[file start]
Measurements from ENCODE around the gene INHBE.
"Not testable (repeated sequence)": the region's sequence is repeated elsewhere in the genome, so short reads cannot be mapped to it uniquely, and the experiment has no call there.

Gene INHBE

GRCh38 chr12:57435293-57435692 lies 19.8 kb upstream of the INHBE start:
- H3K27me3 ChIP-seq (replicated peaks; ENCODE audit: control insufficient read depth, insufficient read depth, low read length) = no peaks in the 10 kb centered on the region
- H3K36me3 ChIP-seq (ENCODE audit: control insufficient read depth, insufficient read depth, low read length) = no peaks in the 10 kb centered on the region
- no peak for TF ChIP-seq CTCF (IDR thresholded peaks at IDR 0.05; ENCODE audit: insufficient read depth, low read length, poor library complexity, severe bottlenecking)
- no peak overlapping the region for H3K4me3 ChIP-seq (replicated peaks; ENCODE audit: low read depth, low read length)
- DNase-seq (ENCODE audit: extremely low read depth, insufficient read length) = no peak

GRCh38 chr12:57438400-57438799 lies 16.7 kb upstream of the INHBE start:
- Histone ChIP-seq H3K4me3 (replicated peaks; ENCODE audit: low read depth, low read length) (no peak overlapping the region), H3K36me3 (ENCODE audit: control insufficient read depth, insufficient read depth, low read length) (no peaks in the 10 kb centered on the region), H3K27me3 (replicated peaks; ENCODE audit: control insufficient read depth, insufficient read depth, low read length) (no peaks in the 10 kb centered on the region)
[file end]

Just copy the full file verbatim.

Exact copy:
Measurements from ENCODE around the gene INHBE.
"Not testable (repeated sequence)": the region's sequence is repeated elsewhere in the genome, so short reads cannot be mapped to it uniquely, and the experiment has no call there.

Gene INHBE

GRCh38 chr12:57435293-57435692 lies 19.8 kb upstream of the INHBE start:
- H3K27me3 ChIP-seq (replicated peaks; ENCODE audit: control insufficient read depth, insufficient read depth, low read length) = no peaks in the 10 kb centered on the region
- H3K36me3 ChIP-seq (ENCODE audit: control insufficient read depth, insufficient read depth, low read length) = no peaks in the 10 kb centered on the region
- no peak for TF ChIP-seq CTCF (IDR thresholded peaks at IDR 0.05; ENCODE audit: insufficient read depth, low read length, poor library complexity, severe bottlenecking)
- no peak overlapping the region for H3K4me3 ChIP-seq (replicated peaks; ENCODE audit: low read depth, low read length)
- DNase-seq (ENCODE audit: extremely low read depth, insufficient read length) = no peak

GRCh38 chr12:57438400-57438799 lies 16.7 kb upstream of the INHBE start:
- Histone ChIP-seq H3K4me3 (replicated peaks; ENCODE audit: low read depth, low read length) (no peak overlapping the region), H3K36me3 (ENCODE audit: control insufficient read depth, insufficient read depth, low read length) (no peaks in the 10 kb centered on the region), H3K27me3 (replicated peaks; ENCODE audit: control insufficient read depth, insufficient read depth, low read length) (no peaks in the 10 kb centered on the region)